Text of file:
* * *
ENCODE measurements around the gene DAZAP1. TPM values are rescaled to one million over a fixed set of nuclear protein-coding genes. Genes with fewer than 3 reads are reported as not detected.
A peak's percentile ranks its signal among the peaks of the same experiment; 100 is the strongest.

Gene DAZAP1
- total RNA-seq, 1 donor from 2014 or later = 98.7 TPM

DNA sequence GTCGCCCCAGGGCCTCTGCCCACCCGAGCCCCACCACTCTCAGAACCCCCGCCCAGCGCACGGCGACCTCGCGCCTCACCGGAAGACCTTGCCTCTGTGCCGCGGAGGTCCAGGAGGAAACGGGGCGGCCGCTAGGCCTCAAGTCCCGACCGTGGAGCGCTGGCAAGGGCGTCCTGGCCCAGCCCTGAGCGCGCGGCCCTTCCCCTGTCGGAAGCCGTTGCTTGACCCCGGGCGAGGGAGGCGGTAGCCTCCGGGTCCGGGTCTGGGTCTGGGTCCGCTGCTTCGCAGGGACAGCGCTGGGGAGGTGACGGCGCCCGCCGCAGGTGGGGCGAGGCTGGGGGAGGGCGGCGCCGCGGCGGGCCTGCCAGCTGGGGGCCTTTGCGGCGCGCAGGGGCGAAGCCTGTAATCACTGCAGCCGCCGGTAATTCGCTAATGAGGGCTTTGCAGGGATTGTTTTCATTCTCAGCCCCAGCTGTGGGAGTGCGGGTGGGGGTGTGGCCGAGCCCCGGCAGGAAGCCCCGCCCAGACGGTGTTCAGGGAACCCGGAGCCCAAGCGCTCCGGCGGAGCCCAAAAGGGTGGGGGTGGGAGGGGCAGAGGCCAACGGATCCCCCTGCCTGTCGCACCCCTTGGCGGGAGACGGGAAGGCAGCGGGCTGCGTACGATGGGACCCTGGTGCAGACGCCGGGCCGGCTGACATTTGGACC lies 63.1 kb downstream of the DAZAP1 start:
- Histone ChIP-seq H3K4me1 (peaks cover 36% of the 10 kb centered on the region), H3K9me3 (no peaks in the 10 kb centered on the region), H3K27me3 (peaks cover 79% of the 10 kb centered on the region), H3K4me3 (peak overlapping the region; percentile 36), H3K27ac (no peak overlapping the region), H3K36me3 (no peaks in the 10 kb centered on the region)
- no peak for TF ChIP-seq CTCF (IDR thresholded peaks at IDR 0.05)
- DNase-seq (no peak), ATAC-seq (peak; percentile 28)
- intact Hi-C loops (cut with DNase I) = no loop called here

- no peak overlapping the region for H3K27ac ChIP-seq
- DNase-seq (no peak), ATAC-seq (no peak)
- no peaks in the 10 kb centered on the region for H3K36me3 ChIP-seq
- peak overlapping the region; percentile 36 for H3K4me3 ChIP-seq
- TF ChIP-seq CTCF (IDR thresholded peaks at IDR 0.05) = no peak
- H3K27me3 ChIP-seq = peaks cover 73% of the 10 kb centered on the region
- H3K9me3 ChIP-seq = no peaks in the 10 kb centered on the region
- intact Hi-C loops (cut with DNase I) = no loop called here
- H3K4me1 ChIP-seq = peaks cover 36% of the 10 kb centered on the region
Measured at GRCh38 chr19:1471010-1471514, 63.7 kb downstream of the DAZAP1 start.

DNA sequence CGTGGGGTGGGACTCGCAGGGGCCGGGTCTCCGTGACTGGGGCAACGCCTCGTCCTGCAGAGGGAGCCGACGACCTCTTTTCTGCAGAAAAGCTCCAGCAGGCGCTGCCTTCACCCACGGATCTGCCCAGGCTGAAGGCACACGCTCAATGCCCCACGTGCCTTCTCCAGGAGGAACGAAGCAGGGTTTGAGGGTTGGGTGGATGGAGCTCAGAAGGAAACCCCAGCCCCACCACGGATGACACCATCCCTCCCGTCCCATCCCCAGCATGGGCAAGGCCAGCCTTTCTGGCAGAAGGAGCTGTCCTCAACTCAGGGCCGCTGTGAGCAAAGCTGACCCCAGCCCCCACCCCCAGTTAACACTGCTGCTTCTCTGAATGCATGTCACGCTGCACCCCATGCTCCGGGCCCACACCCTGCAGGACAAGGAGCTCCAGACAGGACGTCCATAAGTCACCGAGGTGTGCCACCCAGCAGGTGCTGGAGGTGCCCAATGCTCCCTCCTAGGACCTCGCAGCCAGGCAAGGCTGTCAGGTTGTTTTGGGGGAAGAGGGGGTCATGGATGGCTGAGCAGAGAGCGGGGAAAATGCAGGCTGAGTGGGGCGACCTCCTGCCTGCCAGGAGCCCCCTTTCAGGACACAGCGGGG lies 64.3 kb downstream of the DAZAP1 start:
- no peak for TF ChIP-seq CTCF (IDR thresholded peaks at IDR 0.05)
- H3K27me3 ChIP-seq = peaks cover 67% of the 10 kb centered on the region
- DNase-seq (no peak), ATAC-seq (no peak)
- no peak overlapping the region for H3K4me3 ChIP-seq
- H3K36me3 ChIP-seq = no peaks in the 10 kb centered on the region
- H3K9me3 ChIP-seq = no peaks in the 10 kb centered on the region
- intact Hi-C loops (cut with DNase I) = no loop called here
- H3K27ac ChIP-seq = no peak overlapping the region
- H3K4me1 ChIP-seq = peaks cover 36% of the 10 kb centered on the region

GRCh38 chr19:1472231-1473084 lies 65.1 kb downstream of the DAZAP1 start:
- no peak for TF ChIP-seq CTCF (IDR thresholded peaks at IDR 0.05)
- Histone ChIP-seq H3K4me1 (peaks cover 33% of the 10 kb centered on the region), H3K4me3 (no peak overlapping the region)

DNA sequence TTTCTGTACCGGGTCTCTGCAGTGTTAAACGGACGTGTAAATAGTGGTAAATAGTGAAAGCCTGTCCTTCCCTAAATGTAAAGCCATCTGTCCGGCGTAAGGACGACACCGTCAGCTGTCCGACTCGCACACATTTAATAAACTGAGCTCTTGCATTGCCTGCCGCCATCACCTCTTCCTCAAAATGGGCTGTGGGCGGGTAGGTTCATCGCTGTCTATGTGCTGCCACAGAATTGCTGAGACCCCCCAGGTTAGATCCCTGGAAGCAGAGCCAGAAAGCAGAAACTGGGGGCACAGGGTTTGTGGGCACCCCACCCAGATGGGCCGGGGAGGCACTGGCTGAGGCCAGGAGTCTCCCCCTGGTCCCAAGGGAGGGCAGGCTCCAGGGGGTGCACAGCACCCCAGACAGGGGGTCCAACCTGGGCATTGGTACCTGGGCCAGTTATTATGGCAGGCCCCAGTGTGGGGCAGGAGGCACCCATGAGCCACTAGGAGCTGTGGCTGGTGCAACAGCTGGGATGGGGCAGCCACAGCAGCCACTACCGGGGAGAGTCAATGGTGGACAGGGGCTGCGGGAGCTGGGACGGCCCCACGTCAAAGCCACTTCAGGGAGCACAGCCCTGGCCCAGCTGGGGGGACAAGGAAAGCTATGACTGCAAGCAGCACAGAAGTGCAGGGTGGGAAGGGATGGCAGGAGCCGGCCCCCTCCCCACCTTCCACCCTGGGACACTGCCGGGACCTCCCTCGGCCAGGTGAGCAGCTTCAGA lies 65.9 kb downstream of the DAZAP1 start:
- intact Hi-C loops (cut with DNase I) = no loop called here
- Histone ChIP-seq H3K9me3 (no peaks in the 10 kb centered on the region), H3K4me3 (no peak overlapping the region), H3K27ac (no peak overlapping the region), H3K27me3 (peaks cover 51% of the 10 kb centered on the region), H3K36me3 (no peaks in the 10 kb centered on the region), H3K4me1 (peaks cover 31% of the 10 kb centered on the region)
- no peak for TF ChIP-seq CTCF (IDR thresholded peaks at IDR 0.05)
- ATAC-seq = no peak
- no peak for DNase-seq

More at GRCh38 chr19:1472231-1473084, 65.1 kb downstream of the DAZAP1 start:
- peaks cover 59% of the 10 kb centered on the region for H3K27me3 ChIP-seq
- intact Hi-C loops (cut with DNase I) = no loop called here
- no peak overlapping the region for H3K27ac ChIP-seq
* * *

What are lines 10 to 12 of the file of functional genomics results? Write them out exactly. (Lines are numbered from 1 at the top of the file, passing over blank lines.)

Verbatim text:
- no peak overlapping the region for H3K27ac ChIP-seq
- DNase-seq (no peak), ATAC-seq (no peak)
- no peaks in the 10 kb centered on the region for H3K36me3 ChIP-seq